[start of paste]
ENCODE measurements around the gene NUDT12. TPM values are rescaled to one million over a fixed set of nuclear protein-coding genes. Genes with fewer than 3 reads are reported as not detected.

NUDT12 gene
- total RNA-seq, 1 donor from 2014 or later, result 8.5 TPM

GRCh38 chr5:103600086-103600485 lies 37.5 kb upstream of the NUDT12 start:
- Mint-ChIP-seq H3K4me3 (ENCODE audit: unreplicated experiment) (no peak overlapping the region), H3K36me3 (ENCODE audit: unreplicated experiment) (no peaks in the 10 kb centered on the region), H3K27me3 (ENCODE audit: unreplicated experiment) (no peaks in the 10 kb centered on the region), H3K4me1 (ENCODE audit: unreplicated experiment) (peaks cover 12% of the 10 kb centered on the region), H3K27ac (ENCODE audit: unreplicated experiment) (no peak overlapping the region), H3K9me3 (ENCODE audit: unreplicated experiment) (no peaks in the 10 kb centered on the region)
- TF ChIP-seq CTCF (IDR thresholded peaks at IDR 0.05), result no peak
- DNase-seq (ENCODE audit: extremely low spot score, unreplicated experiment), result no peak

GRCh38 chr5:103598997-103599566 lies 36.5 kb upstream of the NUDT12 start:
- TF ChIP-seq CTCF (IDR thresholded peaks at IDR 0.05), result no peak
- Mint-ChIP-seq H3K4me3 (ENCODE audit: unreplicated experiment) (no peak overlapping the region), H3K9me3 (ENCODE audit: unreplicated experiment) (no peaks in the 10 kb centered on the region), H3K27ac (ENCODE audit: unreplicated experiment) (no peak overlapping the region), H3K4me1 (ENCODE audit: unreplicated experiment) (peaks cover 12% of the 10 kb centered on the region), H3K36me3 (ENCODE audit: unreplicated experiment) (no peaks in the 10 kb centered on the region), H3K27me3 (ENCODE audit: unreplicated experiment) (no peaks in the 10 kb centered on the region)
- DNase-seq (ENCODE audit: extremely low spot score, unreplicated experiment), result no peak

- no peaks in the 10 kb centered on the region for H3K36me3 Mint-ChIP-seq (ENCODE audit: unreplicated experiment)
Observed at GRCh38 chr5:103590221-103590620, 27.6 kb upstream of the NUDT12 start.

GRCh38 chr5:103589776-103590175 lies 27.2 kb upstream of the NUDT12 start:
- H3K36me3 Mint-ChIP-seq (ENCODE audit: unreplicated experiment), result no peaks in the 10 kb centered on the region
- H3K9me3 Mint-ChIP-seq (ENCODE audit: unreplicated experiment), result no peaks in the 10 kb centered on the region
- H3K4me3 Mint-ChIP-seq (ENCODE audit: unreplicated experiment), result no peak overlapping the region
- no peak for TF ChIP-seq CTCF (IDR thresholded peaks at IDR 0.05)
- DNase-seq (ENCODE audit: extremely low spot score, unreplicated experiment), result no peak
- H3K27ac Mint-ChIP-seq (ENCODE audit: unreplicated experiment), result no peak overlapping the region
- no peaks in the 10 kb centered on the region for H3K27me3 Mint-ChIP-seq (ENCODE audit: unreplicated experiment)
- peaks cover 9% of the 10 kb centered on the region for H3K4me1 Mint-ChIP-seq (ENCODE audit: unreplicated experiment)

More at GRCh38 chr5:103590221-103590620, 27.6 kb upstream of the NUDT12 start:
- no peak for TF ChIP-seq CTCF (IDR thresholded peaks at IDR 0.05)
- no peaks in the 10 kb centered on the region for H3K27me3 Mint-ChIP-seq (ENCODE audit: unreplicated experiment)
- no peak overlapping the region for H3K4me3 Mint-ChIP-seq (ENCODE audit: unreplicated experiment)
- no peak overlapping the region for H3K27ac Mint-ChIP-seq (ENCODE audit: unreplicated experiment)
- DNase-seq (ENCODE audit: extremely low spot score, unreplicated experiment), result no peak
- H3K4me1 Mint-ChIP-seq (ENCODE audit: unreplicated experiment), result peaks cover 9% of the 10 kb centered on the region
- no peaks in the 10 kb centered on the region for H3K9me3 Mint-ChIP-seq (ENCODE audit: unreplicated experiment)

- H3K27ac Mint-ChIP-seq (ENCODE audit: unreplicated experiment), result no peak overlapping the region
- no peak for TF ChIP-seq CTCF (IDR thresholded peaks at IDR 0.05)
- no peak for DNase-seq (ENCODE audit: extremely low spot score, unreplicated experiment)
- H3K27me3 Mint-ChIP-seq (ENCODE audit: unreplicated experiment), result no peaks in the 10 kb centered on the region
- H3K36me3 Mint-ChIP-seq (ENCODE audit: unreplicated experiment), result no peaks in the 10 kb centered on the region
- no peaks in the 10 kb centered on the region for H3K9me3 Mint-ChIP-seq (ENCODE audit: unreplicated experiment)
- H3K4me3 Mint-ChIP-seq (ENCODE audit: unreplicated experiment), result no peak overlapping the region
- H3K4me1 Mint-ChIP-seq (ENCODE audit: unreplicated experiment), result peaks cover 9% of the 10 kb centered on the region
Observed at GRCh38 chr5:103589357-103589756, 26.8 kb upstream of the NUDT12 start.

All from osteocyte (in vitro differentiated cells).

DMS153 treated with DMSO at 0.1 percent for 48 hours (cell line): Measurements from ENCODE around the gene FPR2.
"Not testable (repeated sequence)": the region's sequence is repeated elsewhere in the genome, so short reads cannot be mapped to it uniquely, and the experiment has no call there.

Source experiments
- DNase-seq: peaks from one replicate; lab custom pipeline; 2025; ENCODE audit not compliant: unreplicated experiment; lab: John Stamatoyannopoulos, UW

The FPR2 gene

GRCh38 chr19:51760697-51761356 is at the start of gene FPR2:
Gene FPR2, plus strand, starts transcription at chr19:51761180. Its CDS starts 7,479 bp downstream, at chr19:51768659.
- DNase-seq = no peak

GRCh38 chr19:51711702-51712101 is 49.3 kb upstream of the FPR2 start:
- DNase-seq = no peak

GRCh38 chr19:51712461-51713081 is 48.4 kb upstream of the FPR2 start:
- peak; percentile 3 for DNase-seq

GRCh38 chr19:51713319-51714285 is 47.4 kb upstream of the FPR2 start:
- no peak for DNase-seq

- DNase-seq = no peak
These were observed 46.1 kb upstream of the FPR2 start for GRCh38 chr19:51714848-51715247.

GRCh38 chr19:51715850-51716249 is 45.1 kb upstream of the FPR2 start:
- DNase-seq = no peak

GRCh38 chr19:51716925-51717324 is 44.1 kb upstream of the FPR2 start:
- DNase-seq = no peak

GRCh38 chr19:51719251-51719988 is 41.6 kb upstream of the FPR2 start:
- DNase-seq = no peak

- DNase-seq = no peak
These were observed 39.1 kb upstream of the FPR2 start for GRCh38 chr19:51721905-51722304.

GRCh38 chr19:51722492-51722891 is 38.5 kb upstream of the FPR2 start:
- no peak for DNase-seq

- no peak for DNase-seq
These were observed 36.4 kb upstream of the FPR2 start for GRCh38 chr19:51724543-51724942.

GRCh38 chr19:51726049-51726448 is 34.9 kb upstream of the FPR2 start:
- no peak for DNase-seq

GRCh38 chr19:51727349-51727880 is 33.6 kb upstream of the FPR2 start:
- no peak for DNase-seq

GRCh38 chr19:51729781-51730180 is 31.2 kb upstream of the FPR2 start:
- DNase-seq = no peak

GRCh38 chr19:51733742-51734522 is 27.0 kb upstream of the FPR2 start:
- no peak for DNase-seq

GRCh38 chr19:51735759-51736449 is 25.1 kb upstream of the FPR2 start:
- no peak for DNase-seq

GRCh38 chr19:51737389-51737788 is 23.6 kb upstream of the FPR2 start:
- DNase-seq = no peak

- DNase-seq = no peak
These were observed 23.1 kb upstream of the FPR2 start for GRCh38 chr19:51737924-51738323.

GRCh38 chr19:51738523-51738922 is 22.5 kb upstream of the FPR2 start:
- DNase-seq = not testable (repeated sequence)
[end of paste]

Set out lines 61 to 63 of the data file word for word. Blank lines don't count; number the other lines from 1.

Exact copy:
GRCh38 chr19:51719251-51719988 is 41.6 kb upstream of the FPR2 start:
- DNase-seq = no peak

- DNase-seq = no peak